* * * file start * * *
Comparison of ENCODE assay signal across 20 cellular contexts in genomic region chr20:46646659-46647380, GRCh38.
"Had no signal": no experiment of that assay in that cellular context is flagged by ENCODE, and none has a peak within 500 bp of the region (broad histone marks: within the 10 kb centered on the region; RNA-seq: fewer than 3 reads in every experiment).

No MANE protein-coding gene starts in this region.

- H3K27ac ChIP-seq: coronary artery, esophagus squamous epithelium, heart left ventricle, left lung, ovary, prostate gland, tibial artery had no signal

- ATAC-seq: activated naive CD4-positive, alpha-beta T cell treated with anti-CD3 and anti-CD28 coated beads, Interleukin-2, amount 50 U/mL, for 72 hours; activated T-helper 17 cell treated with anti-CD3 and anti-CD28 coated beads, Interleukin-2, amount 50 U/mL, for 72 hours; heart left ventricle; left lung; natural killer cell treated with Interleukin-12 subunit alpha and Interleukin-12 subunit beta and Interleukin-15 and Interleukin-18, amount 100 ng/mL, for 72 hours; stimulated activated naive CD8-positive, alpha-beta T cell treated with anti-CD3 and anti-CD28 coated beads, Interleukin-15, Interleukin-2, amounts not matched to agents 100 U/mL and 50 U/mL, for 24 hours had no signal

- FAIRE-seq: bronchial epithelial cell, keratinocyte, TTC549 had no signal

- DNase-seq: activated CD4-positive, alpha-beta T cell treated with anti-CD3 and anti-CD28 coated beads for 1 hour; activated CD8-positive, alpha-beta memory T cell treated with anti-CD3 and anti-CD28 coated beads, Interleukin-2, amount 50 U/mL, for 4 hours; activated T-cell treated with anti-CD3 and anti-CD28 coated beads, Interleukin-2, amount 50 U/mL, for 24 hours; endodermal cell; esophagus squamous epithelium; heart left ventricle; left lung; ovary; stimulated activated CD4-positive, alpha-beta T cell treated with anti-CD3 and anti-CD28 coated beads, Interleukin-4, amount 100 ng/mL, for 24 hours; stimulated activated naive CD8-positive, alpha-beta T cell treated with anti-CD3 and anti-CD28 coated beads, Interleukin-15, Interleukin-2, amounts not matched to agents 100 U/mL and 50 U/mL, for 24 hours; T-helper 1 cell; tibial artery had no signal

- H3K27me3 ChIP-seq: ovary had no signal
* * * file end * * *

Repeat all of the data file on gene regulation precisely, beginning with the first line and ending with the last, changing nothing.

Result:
Comparison of ENCODE assay signal across 20 cellular contexts in genomic region chr20:46646659-46647380, GRCh38.
"Had no signal": no experiment of that assay in that cellular context is flagged by ENCODE, and none has a peak within 500 bp of the region (broad histone marks: within the 10 kb centered on the region; RNA-seq: fewer than 3 reads in every experiment).

No MANE protein-coding gene starts in this region.

- H3K27ac ChIP-seq: coronary artery, esophagus squamous epithelium, heart left ventricle, left lung, ovary, prostate gland, tibial artery had no signal

- ATAC-seq: activated naive CD4-positive, alpha-beta T cell treated with anti-CD3 and anti-CD28 coated beads, Interleukin-2, amount 50 U/mL, for 72 hours; activated T-helper 17 cell treated with anti-CD3 and anti-CD28 coated beads, Interleukin-2, amount 50 U/mL, for 72 hours; heart left ventricle; left lung; natural killer cell treated with Interleukin-12 subunit alpha and Interleukin-12 subunit beta and Interleukin-15 and Interleukin-18, amount 100 ng/mL, for 72 hours; stimulated activated naive CD8-positive, alpha-beta T cell treated with anti-CD3 and anti-CD28 coated beads, Interleukin-15, Interleukin-2, amounts not matched to agents 100 U/mL and 50 U/mL, for 24 hours had no signal

- FAIRE-seq: bronchial epithelial cell, keratinocyte, TTC549 had no signal

- DNase-seq: activated CD4-positive, alpha-beta T cell treated with anti-CD3 and anti-CD28 coated beads for 1 hour; activated CD8-positive, alpha-beta memory T cell treated with anti-CD3 and anti-CD28 coated beads, Interleukin-2, amount 50 U/mL, for 4 hours; activated T-cell treated with anti-CD3 and anti-CD28 coated beads, Interleukin-2, amount 50 U/mL, for 24 hours; endodermal cell; esophagus squamous epithelium; heart left ventricle; left lung; ovary; stimulated activated CD4-positive, alpha-beta T cell treated with anti-CD3 and anti-CD28 coated beads, Interleukin-4, amount 100 ng/mL, for 24 hours; stimulated activated naive CD8-positive, alpha-beta T cell treated with anti-CD3 and anti-CD28 coated beads, Interleukin-15, Interleukin-2, amounts not matched to agents 100 U/mL and 50 U/mL, for 24 hours; T-helper 1 cell; tibial artery had no signal

- H3K27me3 ChIP-seq: ovary had no signal